Saturday, July 19, 2008

Challenges with scaling MySql on Amazon EC2 and S3

During the past few months I've talked to many Amazon EC2 and S3 users. They all face the same interesting challenge: how do I develop a scalable, transactional and data-intensive application in the EC2-S3 cloud environment?

They are experiencing first-hand the painful gap between scalable hardware (what Amazon provides) and a scalable application. Some of them are already using the GigaSpaces EC2 solution to bridge that gap.

When it comes to persistence, without exception, they are all looking at our partners at MySQL as their solution. Kudos to the MySQL team. You guys really are the scale-out database of choice!

But persistency in a cloud environment, even with a great database like MySQL, poses a challenge. A comment on a recent post on Jonathan Schwartz's (Sun CEO) blog - describes this challenge well:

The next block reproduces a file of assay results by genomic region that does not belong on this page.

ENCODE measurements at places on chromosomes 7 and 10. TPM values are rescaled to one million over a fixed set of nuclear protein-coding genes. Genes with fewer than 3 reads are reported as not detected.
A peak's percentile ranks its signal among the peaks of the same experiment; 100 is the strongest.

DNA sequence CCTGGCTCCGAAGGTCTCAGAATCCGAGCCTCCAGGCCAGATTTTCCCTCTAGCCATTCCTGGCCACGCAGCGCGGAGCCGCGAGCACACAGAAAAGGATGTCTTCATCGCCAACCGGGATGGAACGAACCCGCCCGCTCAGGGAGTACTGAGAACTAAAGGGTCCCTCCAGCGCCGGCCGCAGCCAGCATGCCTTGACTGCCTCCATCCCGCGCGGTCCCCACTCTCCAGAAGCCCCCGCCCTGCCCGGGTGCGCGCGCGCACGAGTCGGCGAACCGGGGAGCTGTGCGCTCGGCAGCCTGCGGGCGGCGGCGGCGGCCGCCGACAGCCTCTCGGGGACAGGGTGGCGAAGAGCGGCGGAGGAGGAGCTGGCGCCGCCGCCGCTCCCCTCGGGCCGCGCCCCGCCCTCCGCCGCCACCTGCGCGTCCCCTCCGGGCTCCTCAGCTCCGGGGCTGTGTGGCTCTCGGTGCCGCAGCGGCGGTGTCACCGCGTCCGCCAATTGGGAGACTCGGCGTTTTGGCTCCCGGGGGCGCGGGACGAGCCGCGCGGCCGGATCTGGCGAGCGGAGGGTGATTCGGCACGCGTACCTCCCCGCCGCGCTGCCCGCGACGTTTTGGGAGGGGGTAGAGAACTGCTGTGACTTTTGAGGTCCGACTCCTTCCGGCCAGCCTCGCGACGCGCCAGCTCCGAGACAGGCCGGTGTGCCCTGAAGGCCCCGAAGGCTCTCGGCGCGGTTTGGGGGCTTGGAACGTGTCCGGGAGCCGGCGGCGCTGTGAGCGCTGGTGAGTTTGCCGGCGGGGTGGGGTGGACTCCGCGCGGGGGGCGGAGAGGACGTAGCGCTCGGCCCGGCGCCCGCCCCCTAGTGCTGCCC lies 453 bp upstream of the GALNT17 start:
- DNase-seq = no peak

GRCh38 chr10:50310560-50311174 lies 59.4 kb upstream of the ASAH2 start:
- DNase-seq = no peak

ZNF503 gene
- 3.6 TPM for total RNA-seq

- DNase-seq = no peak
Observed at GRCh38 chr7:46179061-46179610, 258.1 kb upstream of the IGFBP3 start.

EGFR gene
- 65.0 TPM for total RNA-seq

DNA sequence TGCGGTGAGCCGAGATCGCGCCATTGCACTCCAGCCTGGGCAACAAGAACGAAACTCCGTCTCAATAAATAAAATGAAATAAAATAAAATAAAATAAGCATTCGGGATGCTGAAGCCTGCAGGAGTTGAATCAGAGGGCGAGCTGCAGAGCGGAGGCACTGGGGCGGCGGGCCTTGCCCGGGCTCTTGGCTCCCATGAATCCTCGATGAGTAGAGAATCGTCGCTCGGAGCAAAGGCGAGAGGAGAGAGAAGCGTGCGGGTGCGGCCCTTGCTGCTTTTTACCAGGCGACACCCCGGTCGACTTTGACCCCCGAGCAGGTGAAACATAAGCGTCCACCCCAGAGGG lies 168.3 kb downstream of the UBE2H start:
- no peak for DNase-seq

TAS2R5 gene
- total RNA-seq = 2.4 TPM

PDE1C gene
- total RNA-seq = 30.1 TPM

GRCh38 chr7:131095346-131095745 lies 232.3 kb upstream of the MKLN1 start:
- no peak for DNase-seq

MySQL is actually quite hard to host on the Amazon cloud right now because you need to somehow schedule syncronization to the Amazon S3 storage system to prevent your elastic compute servers losing all that valuable data.

The issue is creating a fast and reliable solution to persist data from EC2 to the S3 storage system. Due the problematic connectivity between the two, an asynchronous solution, which provides a "buffer" layer between the in-memory data cloud and the MySQL database, is required.

The solution involves writing to the database in the background (async), while decoupling the runtime transaction from the EC2-S3 connection overhead.

We, at GigaSpaces, believe our Enterprise Data Grid - EDG, deployed as a front-end to MySQL provides EC2-S3 users with an elegant solution to this problem.

Nati Shalom's recent post, Scaling Out MySQL, provides a detailed description of the how to leverage GigaSpaces to scale MySQL.

1 comment:

solutionhacker said...

Isn't that EC2 provides you EBS for persistenc data store? If so, your sync doesn't need to happen so frequent right?